In related news, Snooze Button Generation founder/CEO Joe Stevens clarified the names of the past three generations.
The Screen Generation (1986-2004) — often referred to as millennials.
The Snooze Button Generation (TM) (1966-1985) — often referred to as Generation X.
The Television Generation (1946-1965) — often referred to as Baby Boomers.
With the development of The Screen Generation (TM pending), the title "The Snooze Button Generation" makes even more sense. As technology and population increase so rapidly, it is important to have an element of technology in the title of a generation. In retrospect, the Snooze Button Generation title is even more apropos because we are a part of an extremely transient generation when it comes to technology — especially personal technology.
Of course, maybe these names don't mean too much, and many stereotypes abound with entire generations, especially with millennials, AKA the Screen Generation.
Not all millennials are phone-addicted, self-absorbed kids with a gross sense of entitlement. However, elements of that stereotype exist. Shifting industries, developing technology and some hidden truths in the United States have made it tough for millennials — particularly males.
National Center for Education Statistics. Yowsers, that's a wild increase. I would argue that America is the most formally educated it has ever been, but it is perhaps the least informally educated as it has ever been. Yes, folks are piling up degrees, but how worldly are they? Could they switch occupations easily? Could they hold a conversation with "strangers"?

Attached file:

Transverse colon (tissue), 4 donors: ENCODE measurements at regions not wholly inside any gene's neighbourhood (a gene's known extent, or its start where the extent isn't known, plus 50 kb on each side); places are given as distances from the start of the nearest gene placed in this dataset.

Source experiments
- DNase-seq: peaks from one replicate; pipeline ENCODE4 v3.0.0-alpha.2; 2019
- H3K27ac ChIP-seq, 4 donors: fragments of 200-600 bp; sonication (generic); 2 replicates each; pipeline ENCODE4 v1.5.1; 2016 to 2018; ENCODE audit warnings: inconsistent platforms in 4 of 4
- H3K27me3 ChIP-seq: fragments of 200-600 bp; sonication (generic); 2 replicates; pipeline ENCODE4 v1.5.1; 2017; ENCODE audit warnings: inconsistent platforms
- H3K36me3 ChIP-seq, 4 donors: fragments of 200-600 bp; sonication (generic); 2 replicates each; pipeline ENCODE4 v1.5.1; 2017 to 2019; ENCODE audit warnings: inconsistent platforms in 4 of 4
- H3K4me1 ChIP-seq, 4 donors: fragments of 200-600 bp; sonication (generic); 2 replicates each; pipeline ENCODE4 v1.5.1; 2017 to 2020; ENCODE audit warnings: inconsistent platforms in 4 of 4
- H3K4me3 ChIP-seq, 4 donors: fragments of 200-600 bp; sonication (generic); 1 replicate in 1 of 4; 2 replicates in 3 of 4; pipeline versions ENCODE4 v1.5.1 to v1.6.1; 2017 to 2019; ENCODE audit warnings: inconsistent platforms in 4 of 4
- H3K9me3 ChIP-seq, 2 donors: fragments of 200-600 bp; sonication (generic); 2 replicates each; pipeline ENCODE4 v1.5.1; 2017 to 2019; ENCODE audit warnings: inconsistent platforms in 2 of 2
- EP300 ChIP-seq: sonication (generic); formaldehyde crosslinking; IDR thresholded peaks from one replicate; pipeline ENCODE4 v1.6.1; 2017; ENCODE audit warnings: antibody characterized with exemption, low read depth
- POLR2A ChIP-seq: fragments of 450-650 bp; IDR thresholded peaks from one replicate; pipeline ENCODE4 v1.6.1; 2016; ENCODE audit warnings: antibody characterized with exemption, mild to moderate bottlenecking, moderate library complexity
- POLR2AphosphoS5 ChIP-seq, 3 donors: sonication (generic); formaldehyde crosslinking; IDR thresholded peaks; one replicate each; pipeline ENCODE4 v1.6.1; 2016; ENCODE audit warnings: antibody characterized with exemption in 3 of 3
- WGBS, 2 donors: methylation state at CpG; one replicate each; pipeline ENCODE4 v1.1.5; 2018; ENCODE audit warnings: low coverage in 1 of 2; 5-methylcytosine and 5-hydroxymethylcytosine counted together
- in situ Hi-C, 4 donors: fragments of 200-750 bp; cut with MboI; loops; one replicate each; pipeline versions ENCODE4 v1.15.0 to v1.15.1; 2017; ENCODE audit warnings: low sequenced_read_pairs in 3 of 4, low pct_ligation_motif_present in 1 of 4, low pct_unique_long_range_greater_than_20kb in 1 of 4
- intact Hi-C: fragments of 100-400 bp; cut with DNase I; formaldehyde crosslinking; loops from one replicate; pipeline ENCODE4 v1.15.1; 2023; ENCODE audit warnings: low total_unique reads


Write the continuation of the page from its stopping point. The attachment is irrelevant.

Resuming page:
But here is the statistic that truly supports something I have long thought for the past few years: 11.7 million students in college are female, and only 8.8 are male (57 percent to 43 percent is significant to me!)
I have long thought that younger males are in crisis — just by what I see in my classroom. It's not outrageous behavior, really. It's just a stunted maturity that pales in comparison to girls. Now, some people might say it's always been that way, and I'm just noticing now. But I'm thinking this issue is becoming larger, and it's hardly addressed.
Males — millennial males, really — are in crisis. This is not some sort of sexist, "Make America Great," more power to the white male statement. This is a mere observation.
What does it mean to be male? What does it mean to be masculine?
A girl in one of my classes a few years back made this statement: "Masculinity is fragile."
That is truer now, more than ever. We often see stereotypical images of what "being a man" means. Many of the images of pop culture males — think Kanye, think Trump, think Tom Brady, think McConaughey — are more than slightly ridiculous.
Most of my male students are thoroughly confused. They remain confused when I give them this simple advice: "Be Yourself."